Every transgenic plant must be verified for the incorporation of the transgene. Assays can be done to determine the activity of the transgene, whether this gene is passed stably from one generation to the next, and whether there are unforeseen effects on plant growth, yield, and quality. If a plant passes these tests, it is rarely directly used for crop production; instead it will be crossed with an improved line of the crop.

Some Examples of GM Foods

1) Flavr Savr tomato - reduced ripening time crops

Commercial sale of GM foods began in 1994, when Calgene first marketed its Flavr Savr delayed-ripening tomatoes (transgene - antisense gene for polygalacturonase). It reduced ripening time and tomatoes remained firm for a long time even after harvesting thus making transportation easier (less use of ethylene gas for ripening) and increased the shelf life of the tomato.

2) Roundup Ready and Liberty Link – herbicide resistant crops

Unwanted weeds are removed using herbicides such as Roundup (chemical name: glyphosate) and Liberty (glufosinate) - broad-spectrum and have the advantage of breaking down easily (transgene - Enolpyruvinylshikimate-3-phosphate synthase, EPSP synthase). Commercial varieties now available are soybean, corn and canola. Coming in the future are sugarbeet, lettuce, strawberry, alfalfa, potato and wheat.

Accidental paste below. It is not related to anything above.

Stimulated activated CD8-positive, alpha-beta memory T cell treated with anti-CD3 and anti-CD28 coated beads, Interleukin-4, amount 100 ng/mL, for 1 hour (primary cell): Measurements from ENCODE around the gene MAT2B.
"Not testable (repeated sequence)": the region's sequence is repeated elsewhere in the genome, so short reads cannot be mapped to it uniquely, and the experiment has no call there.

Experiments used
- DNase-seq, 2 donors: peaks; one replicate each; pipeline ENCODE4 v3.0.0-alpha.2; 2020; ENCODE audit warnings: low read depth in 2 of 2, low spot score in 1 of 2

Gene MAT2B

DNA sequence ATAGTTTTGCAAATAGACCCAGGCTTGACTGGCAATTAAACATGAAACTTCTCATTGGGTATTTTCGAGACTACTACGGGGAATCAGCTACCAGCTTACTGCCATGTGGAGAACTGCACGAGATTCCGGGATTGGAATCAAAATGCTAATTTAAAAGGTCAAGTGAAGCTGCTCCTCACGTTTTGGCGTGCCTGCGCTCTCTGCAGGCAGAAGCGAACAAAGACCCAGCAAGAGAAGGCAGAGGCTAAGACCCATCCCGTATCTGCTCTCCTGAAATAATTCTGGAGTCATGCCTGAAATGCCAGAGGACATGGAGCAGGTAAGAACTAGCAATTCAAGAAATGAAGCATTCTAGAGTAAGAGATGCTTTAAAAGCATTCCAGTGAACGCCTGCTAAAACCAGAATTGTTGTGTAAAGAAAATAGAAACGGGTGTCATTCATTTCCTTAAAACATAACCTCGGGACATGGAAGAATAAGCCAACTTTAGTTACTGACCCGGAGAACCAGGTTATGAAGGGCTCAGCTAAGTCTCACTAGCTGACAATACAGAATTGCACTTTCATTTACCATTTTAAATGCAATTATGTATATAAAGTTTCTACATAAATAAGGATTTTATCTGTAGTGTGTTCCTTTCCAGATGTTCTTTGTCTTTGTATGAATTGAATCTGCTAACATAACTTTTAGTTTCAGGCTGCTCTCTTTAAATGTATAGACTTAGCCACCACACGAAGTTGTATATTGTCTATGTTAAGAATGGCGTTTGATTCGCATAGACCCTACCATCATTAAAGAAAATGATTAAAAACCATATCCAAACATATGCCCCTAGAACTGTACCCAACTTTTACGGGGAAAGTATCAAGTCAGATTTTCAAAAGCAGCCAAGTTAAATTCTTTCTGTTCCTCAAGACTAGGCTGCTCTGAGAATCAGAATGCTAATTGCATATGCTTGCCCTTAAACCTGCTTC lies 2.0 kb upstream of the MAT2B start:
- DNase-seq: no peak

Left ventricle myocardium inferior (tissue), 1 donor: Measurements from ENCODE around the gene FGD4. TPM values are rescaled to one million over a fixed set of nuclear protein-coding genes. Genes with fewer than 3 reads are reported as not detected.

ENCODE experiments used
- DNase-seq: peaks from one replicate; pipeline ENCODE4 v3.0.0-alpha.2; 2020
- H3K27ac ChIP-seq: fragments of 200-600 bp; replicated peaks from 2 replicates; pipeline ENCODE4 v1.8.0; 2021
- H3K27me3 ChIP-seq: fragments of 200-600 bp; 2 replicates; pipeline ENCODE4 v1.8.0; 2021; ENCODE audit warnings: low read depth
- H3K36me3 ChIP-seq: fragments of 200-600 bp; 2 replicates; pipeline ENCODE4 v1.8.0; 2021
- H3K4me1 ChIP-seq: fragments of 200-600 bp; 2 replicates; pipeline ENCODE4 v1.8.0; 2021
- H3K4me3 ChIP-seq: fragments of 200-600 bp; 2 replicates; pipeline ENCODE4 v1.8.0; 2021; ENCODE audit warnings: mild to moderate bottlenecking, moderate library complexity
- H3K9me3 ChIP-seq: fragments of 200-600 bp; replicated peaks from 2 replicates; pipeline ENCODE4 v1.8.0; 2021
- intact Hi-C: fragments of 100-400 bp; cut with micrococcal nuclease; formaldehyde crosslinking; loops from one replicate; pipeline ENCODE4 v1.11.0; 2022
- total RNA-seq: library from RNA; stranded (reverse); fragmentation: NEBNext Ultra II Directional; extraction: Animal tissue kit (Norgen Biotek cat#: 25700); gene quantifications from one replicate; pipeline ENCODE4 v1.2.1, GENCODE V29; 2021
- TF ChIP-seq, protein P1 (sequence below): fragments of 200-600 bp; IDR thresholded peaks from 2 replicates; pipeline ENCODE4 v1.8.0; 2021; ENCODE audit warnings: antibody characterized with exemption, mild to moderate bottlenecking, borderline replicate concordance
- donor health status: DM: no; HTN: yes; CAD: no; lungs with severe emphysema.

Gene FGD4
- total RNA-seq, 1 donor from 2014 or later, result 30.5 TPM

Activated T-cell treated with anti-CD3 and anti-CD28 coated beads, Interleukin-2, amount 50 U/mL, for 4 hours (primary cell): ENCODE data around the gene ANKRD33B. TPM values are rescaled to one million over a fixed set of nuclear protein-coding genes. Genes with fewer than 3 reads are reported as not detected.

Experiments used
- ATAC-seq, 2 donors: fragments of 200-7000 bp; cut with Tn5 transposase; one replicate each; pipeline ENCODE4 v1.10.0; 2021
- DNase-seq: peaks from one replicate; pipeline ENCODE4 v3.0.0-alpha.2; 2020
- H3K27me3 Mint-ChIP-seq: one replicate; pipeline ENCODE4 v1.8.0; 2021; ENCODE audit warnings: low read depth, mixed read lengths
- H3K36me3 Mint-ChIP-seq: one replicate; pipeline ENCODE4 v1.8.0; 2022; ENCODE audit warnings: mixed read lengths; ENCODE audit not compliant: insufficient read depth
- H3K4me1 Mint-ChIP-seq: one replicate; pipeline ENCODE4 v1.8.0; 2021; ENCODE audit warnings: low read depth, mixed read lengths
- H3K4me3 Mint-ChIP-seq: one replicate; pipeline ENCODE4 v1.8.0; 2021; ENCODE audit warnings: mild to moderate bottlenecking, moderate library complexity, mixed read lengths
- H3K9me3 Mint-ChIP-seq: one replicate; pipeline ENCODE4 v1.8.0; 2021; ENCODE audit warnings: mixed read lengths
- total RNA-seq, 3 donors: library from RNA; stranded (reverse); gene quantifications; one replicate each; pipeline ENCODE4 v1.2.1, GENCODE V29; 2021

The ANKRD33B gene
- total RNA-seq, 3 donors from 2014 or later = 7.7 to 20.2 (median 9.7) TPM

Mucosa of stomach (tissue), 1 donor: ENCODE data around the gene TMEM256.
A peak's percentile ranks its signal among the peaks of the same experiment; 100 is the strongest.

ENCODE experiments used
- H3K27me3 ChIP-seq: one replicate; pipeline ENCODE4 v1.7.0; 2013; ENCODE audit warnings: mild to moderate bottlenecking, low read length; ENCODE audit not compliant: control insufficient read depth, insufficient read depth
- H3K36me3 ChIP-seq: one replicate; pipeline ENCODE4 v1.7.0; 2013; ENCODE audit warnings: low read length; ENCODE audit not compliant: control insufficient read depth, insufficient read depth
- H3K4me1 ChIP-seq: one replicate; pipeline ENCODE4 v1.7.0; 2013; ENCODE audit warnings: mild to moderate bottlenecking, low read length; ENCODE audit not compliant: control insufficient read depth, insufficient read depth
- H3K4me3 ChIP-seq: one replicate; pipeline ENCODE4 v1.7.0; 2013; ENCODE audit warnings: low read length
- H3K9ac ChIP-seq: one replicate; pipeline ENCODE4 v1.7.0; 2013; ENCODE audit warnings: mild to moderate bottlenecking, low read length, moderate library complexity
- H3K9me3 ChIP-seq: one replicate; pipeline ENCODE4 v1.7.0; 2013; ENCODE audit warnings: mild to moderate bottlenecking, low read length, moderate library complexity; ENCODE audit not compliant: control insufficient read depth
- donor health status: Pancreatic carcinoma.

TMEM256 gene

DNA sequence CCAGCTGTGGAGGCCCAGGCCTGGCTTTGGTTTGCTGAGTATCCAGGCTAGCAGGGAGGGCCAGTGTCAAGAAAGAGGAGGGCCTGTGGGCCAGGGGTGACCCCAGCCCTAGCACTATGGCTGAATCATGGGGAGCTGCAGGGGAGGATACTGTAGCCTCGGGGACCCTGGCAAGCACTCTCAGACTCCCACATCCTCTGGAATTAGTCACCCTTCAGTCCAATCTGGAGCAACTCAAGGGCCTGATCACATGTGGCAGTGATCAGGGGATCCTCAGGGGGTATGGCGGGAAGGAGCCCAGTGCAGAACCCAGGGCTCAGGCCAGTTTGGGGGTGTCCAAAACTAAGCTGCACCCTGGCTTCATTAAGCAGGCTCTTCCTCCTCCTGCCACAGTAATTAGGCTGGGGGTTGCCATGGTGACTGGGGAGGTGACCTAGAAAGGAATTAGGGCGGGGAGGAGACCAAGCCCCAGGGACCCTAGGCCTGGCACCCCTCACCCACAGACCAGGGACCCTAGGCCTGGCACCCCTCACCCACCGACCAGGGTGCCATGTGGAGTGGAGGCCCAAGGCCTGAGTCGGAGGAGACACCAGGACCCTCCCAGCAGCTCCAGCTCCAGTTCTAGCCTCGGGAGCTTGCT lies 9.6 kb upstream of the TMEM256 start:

3) Maximizer – insect resistant crops

Insect resistance crops mostly make use of the Cry gene in the bacteria Bacillus thuringiensis (Bt); this gene directs the production of a protein that causes paralysis and death to many insects. Some commercial varieties are Maximizer, Natureguard (transgene - Cry gene)

4) Golden Rice - enhanced nutrient crops

Transgenic technology produced a type of rice that accumulates beta-carotene in rice grains. Once inside the body, beta-carotene is converted to vitamin A (transgene - three pathway enzymes). More than 120 million children in the world suffer from vitamin A deficiency. Golden Rice has the potential to help prevent the 1 to 2 million deaths each year caused by a deficiency of this vitamin.

5) Optimum - modified soybean oil - high oleic acid

The genetic modification of soybean was achieved by sense suppression of gene, which encodes a desaturase enzymes resulting in high (>76%) oleic acid in oil.

6) Recombinant chymosin - enzyme

It made possible availability of pure and cheap recombinant Calf chymosin - Escherichia coli - first genetically modified product approved by FDA in 1990 (transgene - genetically engineered enzyme). Also studies on recombinant Prochymosin - Saccharomyces cerevisiae, Kluyveromyces marxianus var. lactis, Aspergillus niger, Trichoderma reesei have also been done.

7) Processing Aids

GMOs can be used in various processing techniques such as in fermentation process, enhance quality of finished products, use of amylolytic yeast for producing low carbohydrate beer, modified baker’s yeast to speed up leavening process in breads, etc.